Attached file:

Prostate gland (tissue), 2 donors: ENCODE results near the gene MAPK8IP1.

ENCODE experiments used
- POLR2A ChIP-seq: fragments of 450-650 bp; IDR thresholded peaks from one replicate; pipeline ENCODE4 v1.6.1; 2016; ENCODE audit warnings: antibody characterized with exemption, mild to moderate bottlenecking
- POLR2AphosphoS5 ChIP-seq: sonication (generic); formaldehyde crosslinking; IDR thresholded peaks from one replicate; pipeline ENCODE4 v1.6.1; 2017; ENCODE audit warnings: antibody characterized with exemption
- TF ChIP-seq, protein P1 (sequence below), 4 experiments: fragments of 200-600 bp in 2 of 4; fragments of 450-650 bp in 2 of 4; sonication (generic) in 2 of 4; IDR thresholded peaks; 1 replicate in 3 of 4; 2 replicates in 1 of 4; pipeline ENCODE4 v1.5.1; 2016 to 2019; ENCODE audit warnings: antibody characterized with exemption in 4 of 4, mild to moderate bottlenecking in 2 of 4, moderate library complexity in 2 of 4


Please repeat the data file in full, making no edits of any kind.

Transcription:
Prostate gland (tissue), 2 donors: ENCODE results near the gene MAPK8IP1.

ENCODE experiments used
- POLR2A ChIP-seq: fragments of 450-650 bp; IDR thresholded peaks from one replicate; pipeline ENCODE4 v1.6.1; 2016; ENCODE audit warnings: antibody characterized with exemption, mild to moderate bottlenecking
- POLR2AphosphoS5 ChIP-seq: sonication (generic); formaldehyde crosslinking; IDR thresholded peaks from one replicate; pipeline ENCODE4 v1.6.1; 2017; ENCODE audit warnings: antibody characterized with exemption
- TF ChIP-seq, protein P1 (sequence below), 4 experiments: fragments of 200-600 bp in 2 of 4; fragments of 450-650 bp in 2 of 4; sonication (generic) in 2 of 4; IDR thresholded peaks; 1 replicate in 3 of 4; 2 replicates in 1 of 4; pipeline ENCODE4 v1.5.1; 2016 to 2019; ENCODE audit warnings: antibody characterized with exemption in 4 of 4, mild to moderate bottlenecking in 2 of 4, moderate library complexity in 2 of 4